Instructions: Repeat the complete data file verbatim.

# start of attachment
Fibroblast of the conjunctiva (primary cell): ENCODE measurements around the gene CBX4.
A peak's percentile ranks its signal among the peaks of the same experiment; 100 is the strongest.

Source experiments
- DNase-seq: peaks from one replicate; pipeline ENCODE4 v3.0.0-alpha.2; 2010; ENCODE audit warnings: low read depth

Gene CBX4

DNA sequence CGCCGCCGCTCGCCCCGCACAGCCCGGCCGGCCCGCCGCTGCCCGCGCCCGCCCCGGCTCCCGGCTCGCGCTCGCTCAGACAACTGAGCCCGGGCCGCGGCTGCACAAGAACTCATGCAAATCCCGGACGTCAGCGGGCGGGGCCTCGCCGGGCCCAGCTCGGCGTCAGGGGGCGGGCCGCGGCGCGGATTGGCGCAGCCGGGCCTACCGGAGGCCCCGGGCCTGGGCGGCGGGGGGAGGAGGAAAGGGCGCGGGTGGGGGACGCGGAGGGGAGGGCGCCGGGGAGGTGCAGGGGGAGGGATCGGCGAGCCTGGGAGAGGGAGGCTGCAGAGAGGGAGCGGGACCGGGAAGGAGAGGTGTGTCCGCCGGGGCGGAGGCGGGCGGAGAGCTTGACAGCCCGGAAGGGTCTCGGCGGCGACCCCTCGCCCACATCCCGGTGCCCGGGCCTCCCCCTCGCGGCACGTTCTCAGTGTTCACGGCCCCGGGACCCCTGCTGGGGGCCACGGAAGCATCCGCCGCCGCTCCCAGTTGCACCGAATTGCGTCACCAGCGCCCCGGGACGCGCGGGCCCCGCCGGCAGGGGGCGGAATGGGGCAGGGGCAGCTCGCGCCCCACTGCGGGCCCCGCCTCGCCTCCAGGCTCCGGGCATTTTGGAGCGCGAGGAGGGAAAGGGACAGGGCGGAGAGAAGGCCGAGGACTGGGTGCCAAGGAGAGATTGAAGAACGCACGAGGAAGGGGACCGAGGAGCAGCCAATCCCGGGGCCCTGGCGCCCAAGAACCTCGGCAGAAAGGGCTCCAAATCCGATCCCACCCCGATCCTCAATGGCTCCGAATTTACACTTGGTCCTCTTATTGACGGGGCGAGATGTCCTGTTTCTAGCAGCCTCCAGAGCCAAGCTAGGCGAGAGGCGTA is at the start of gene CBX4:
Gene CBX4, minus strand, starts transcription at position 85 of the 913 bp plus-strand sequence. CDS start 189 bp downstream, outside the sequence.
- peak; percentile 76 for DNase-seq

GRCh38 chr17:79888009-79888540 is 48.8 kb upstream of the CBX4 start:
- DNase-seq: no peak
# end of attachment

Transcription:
Fibroblast of the conjunctiva (primary cell): ENCODE measurements around the gene CBX4.
A peak's percentile ranks its signal among the peaks of the same experiment; 100 is the strongest.

Source experiments
- DNase-seq: peaks from one replicate; pipeline ENCODE4 v3.0.0-alpha.2; 2010; ENCODE audit warnings: low read depth

Gene CBX4

DNA sequence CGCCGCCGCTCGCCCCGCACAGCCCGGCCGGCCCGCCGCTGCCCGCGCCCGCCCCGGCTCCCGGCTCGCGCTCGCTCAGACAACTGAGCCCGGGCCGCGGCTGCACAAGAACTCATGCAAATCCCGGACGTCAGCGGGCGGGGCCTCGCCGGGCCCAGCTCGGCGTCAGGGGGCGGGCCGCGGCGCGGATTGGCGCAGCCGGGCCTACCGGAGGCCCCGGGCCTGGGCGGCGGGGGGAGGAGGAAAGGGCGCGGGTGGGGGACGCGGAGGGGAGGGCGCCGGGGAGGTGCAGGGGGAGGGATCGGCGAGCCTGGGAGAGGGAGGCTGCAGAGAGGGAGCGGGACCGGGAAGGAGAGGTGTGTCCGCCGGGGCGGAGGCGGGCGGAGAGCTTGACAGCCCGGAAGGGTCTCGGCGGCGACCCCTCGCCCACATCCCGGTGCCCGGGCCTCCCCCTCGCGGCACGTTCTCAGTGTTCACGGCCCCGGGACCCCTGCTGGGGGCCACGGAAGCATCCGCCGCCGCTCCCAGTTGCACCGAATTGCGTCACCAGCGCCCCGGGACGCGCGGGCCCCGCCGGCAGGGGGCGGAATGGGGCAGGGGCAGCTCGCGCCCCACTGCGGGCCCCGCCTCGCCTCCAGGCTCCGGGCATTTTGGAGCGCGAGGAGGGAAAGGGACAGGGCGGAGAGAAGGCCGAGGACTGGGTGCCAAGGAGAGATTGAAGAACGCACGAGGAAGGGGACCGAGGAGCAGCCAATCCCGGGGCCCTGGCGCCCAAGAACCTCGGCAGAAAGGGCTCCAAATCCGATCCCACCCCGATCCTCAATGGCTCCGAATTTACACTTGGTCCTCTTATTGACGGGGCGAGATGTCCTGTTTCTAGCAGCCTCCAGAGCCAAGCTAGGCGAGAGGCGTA is at the start of gene CBX4:
Gene CBX4, minus strand, starts transcription at position 85 of the 913 bp plus-strand sequence. CDS start 189 bp downstream, outside the sequence.
- peak; percentile 76 for DNase-seq

GRCh38 chr17:79888009-79888540 is 48.8 kb upstream of the CBX4 start:
- DNase-seq: no peak